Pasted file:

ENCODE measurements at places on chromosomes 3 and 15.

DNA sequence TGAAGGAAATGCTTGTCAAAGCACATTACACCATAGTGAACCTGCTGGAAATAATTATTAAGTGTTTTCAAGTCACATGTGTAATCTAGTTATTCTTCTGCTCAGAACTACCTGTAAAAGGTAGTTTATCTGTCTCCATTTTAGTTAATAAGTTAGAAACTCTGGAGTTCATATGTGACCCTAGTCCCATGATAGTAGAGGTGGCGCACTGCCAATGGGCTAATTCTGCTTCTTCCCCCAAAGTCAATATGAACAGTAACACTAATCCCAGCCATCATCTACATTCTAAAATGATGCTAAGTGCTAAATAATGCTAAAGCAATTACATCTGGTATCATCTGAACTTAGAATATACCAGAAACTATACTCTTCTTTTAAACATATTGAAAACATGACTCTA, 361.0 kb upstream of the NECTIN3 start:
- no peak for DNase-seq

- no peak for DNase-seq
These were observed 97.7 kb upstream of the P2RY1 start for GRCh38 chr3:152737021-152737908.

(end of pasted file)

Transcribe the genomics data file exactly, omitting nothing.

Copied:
ENCODE measurements at places on chromosomes 3 and 15.

DNA sequence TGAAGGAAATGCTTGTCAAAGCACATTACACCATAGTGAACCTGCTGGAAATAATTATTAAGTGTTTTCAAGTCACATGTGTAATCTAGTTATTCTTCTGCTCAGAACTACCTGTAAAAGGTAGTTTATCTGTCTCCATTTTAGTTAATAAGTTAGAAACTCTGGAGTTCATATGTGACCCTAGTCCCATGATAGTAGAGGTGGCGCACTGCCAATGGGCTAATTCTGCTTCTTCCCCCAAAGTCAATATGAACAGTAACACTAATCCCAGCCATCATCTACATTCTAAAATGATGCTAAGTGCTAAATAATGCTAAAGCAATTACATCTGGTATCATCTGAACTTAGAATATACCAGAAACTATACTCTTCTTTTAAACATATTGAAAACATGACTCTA, 361.0 kb upstream of the NECTIN3 start:
- no peak for DNase-seq

- no peak for DNase-seq
These were observed 97.7 kb upstream of the P2RY1 start for GRCh38 chr3:152737021-152737908.